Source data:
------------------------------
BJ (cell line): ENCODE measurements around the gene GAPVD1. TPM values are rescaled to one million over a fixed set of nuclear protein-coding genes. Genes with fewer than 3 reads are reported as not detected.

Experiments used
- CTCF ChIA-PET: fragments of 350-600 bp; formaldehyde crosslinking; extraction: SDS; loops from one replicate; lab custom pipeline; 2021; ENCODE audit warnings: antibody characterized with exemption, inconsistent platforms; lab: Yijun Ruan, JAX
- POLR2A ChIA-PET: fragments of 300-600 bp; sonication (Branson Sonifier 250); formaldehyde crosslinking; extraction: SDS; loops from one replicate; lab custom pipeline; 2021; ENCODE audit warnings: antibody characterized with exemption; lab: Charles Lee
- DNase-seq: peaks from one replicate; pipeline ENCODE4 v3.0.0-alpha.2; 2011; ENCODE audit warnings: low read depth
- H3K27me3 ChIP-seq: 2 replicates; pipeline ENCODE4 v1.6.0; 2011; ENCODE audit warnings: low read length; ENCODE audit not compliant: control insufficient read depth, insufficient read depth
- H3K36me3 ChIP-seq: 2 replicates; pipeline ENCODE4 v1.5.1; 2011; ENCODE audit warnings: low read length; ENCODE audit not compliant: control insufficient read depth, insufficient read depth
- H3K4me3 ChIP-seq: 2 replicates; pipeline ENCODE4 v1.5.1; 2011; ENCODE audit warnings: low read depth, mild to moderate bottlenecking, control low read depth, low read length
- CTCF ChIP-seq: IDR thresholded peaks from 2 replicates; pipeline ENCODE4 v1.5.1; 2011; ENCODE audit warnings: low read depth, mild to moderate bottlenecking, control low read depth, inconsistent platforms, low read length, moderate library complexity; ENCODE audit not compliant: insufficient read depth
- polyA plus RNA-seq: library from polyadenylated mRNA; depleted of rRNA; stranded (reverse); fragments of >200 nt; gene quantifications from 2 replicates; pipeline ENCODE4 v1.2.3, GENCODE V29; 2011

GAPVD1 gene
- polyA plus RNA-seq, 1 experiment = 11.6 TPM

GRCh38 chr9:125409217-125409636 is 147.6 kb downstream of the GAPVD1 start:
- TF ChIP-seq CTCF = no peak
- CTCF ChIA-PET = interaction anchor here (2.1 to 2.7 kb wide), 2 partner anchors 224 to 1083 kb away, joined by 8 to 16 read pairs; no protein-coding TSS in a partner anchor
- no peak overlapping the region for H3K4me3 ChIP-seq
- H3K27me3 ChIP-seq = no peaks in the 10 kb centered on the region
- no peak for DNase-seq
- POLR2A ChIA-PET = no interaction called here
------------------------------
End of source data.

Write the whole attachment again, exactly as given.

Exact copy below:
BJ (cell line): ENCODE measurements around the gene GAPVD1. TPM values are rescaled to one million over a fixed set of nuclear protein-coding genes. Genes with fewer than 3 reads are reported as not detected.

Experiments used
- CTCF ChIA-PET: fragments of 350-600 bp; formaldehyde crosslinking; extraction: SDS; loops from one replicate; lab custom pipeline; 2021; ENCODE audit warnings: antibody characterized with exemption, inconsistent platforms; lab: Yijun Ruan, JAX
- POLR2A ChIA-PET: fragments of 300-600 bp; sonication (Branson Sonifier 250); formaldehyde crosslinking; extraction: SDS; loops from one replicate; lab custom pipeline; 2021; ENCODE audit warnings: antibody characterized with exemption; lab: Charles Lee
- DNase-seq: peaks from one replicate; pipeline ENCODE4 v3.0.0-alpha.2; 2011; ENCODE audit warnings: low read depth
- H3K27me3 ChIP-seq: 2 replicates; pipeline ENCODE4 v1.6.0; 2011; ENCODE audit warnings: low read length; ENCODE audit not compliant: control insufficient read depth, insufficient read depth
- H3K36me3 ChIP-seq: 2 replicates; pipeline ENCODE4 v1.5.1; 2011; ENCODE audit warnings: low read length; ENCODE audit not compliant: control insufficient read depth, insufficient read depth
- H3K4me3 ChIP-seq: 2 replicates; pipeline ENCODE4 v1.5.1; 2011; ENCODE audit warnings: low read depth, mild to moderate bottlenecking, control low read depth, low read length
- CTCF ChIP-seq: IDR thresholded peaks from 2 replicates; pipeline ENCODE4 v1.5.1; 2011; ENCODE audit warnings: low read depth, mild to moderate bottlenecking, control low read depth, inconsistent platforms, low read length, moderate library complexity; ENCODE audit not compliant: insufficient read depth
- polyA plus RNA-seq: library from polyadenylated mRNA; depleted of rRNA; stranded (reverse); fragments of >200 nt; gene quantifications from 2 replicates; pipeline ENCODE4 v1.2.3, GENCODE V29; 2011

GAPVD1 gene
- polyA plus RNA-seq, 1 experiment = 11.6 TPM

GRCh38 chr9:125409217-125409636 is 147.6 kb downstream of the GAPVD1 start:
- TF ChIP-seq CTCF = no peak
- CTCF ChIA-PET = interaction anchor here (2.1 to 2.7 kb wide), 2 partner anchors 224 to 1083 kb away, joined by 8 to 16 read pairs; no protein-coding TSS in a partner anchor
- no peak overlapping the region for H3K4me3 ChIP-seq
- H3K27me3 ChIP-seq = no peaks in the 10 kb centered on the region
- no peak for DNase-seq
- POLR2A ChIA-PET = no interaction called here